Follow The Map [on KS Friday]

wait a while songbox copy

These days I am more interested in the rough draft than the finished piece. Recently, 20 gave me a great gift as we sorted through Duke’s old sketches and throw-away paintings. Duke was brilliant and his explorations were free and full of art-frolic.

When Kerri brings out the box of rough cuts I secretly clap my flippers. It means I am going to hear the story behind the composition. We listen and she tells me of the day she recorded the piece or about the problems she and her producer faced. The unforeseen, the discovery-in-the-moment.

My favorite days in this life happen when I am down in the studio and, upstairs, Kerri begins to noodle on the piano, when she allows herself to fall into composing. Our house fills with an enchantment, an invocation of all that is essential. A creative pilgrimage that has no leader and no follower, only the pull of the impulse.

WAIT A WHILE, a rough cut, will give you some sense of what it feels like to be in my studio when Kerri begins the pilgrimage. Like Duke’s free flowing sketches, this rough cut is a map to the sacred place.

Listen to WAIT A WHILE, the rough cut piano track here:


Kerri on ITunes


picnic table website box copy


wait a while: rough cut ©️ 1995 – 2019 kerri sherwood

Visit With Your Guardian

My Threshold Guardian at the Jelly Belly store.

My Threshold Guardian at the Jelly Belly store.

In addition to being a dear friend, Arnie is my personal threshold guardian. His appearances in my life always signal that change is a’comin’. The last time that I saw Arnie I left behind everything that I knew (literally and metaphorically). I began a long pilgrimage to the church of my self. It felt as if I stepped into my big wooden sailing ship and set a course for the edge of the known world and then, with great intention, sailed over the edge.

Two years have passed since our last meeting. In the interim, I have experienced Sirens and Cyclops, I lost my metaphoric ship and crew to the great whirling Charybdis, I was held captive on an island, I paid an extraordinary visit to the underworld and, at last, returned to the light with new knowledge. And, this week, as is his custom when I am ready to pass through the next portal, Arnie came to visit.

Saul’s voice roared in my head as Arnie and I debriefed my two-year journey: address your self to the field of possibility, not to the opponent. Possibility, I learned, becomes visible when we are vulnerable and available to it. It appears when we place our focus on it, when we seek it. Pushing and protecting and fighting and resisting obscures the field of possibility because our focus is on the opponent, not on the possibility.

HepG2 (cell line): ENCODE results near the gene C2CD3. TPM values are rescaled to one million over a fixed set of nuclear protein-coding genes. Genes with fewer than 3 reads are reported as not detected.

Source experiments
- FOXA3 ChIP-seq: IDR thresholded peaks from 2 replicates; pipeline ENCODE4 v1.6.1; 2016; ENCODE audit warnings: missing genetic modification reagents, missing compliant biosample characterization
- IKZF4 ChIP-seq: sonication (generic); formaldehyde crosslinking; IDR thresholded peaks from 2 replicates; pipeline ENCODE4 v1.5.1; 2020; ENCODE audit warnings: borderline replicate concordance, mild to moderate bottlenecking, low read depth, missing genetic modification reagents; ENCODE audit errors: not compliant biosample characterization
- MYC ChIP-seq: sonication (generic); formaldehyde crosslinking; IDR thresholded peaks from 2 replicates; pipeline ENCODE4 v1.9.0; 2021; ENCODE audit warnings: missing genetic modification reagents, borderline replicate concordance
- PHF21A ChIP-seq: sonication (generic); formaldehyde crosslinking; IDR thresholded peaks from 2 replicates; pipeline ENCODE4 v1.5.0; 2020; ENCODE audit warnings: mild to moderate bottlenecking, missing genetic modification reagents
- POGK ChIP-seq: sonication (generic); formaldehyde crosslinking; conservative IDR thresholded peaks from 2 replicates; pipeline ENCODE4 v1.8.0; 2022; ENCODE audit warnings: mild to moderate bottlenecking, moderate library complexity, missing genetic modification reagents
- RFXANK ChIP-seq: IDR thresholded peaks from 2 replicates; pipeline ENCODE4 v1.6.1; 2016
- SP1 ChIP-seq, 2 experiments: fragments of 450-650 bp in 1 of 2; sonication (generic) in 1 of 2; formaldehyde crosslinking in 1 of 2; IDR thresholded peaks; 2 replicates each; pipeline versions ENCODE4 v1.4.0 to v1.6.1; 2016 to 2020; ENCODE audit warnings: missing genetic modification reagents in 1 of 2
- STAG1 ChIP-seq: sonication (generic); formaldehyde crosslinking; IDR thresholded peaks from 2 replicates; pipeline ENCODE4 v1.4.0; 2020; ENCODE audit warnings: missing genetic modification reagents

And, of course, the greatest opponent is our self.

In the language of story, for great personal transformation to occur, we must leave behind everything we know and go on a journey into the unknown. That includes leaving behind who we know ourselves to be. In other words, we are required to let go of all the things we believe that we can control – but in truth cannot; we are required to release our insistence on keeping things “as they are.” In the end, we are required to face and then release the things that we are trying “to make work” but cannot – and let go of all the things we want to force into existence but cannot. That is the moment the opponent in our self disappears and we are at last able to turn our eyes outward and see the field of possibility that has been available for us all along.

title_pageGo here to buy hard copies (and Kindle) of my latest book: The Seer: The Mind of the Entrepreneur, Artist, Visionary, Innovator, Seeker, Learner, Leader, Creator,…You.

Eve, by David Robinson

Eve, by David Robinson

Go here to buy fine art prints of my paintings.


Know Your Pilgrimage

Arnie owns this one. A watercolor from days past.

Arnie owns this one. A watercolor from days past.

I keep notes and short phrases to spark thoughts for future posts. The notes are scattered everywhere: scribbled in margins of my notebooks, written on Post-it notes stuck to the wall or in a helter-skelter line running the length of the table, or cryptic messages typed at the bottom of other documents. This morning I caught sight of this prompt:

Pilgrimages are supposed to be arduous.

During facilitations I used to tell groups that people without challenges create challenges. These created challenges are called hobbies. Or, really bored people create drama: drama is a unique challenge otherwise known as gossip.

People thrive when challenged. People grow when challenged. When I was a teacher I used to love the skateboarders. They’d dedicate hours and hours of repetition, broken wrists and ankles to master a move. Every athlete and artist knows the journey to their personal Everest is fraught with challenge and impossibility. That is why they do what they do. One of the people I admire most on this planet is John Kirschenbaum. He is a master woodworker. His criteria for taking on a project: it has to include something that he does not know how to do.